PARIS — Measuring the future value of radio spectrum has always been a dangerous business — as sponsors of several now-bankrupt satellite operators can attest.

Megahertz-Pop is one measure, meaning how much bidders will pay, at auction or in private transactions, per megahertz available to a given population.

When the spectrum is not auctioned, but allocated by regulatory ruling, value assessment is even tougher. One measure is corporate attendance at International Telecommunication (ITU) meetings, which usually last for many days and most often are held in Geneva, an expensive town where the ITU, a United Nations agency, is headquartered.

Tales of off-the-charts mobile phone bills abound after all ITU meetings in Geneva.

The ITU’s 11-day Conference Preparatory Meeting held March 23-April 12 is the latest measure of spectrum’s current value to governments and the private sector. The meeting was held to refine the spectrum issues to be discussed at the four-week World Radiocommunication Conference scheduled for November, which is ITU’s main event.

At an April 2 briefing, the ITU said the preparatory conference this year had attracted 1,300 delegates from 105 nations. Twenty years ago, the same conference drew 418 delegates from 65 nations.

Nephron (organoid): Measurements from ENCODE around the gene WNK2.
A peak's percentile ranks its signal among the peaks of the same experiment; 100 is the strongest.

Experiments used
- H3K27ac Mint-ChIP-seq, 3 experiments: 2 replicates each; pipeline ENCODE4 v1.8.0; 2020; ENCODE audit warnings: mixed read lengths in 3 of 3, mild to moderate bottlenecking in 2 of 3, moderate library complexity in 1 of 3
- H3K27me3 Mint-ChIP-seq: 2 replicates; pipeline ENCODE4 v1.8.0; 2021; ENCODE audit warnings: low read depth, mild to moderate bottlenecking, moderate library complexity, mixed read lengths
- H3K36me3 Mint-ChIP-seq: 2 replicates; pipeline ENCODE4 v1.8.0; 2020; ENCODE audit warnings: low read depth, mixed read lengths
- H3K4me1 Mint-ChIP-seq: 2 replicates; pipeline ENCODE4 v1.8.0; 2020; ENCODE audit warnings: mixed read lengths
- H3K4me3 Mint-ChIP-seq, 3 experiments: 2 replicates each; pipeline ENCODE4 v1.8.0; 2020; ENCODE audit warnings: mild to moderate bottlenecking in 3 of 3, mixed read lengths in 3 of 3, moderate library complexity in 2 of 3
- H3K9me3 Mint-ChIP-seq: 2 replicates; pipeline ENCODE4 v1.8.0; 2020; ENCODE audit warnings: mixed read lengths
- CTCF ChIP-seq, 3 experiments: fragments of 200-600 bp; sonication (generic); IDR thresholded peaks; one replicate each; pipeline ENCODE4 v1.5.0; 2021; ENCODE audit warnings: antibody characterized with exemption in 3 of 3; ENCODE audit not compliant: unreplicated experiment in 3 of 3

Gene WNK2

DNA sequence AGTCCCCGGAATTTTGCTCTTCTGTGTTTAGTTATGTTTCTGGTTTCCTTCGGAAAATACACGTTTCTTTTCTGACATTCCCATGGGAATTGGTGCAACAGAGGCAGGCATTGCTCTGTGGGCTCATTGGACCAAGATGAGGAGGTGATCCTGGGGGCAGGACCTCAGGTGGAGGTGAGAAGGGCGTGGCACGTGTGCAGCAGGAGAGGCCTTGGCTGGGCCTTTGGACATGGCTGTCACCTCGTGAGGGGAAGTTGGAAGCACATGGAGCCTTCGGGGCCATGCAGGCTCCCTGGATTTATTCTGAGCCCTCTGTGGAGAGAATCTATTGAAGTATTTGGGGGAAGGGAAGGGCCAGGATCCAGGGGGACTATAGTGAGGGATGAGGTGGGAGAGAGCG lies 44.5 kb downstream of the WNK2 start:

One of the features of ITU meetings is that government delegations often include members who are there on behalf of a particular company. Sometimes it is obvious: The Luxembourg delegation, for example, is unlikely to get crossways with its favorite son, satellite fleet operator SES.

The United Kingdom delegation has made clear it is looking out for the interests of struggling satellite fleet operator Avanti Communications of London.

In addition to the government delegations, industry sends its own lobbyists, and its own staff, to the ITU conferences.

The mixing of loyalties makes it difficult to determine which company sends what firepower to ITU meetings. But the just-completed conference provides a measure of how important this is for some satellite companies.

Not including outside lobbyists registering under their own company names, here is a breakdown of the presence fielded by some of the bigger satellite players, all interested in preserving C-band from encroachment by terrestrial broadband networks:

SES sent 13 people under the SES name, not including government or outside advisors, according to the ITU list of registered delegates. Paris-based Eutelsat sent 11people; Intelsat, seven. AsiaSat of Hong Kong sent four people; Avanti of London, three.

Inmarsat of London, which is fighting for satellite services’ continued exclusive use of C-band as well as for a specific ITU ruling on commercial aircraft tracking, had the biggest satellite delegation. Before accounting for government and outside advisors, Inmarsat’s delegation totaled 24 people.

Inmarsat has been at odds with competitor Iridium Communications of McLean, Virginia, on how ITU should adopt global flight tracking. Iridium’s delegation — again not including outside lobbyists — totaled three.

Peter B. de Selding was the Paris bureau chief for SpaceNews.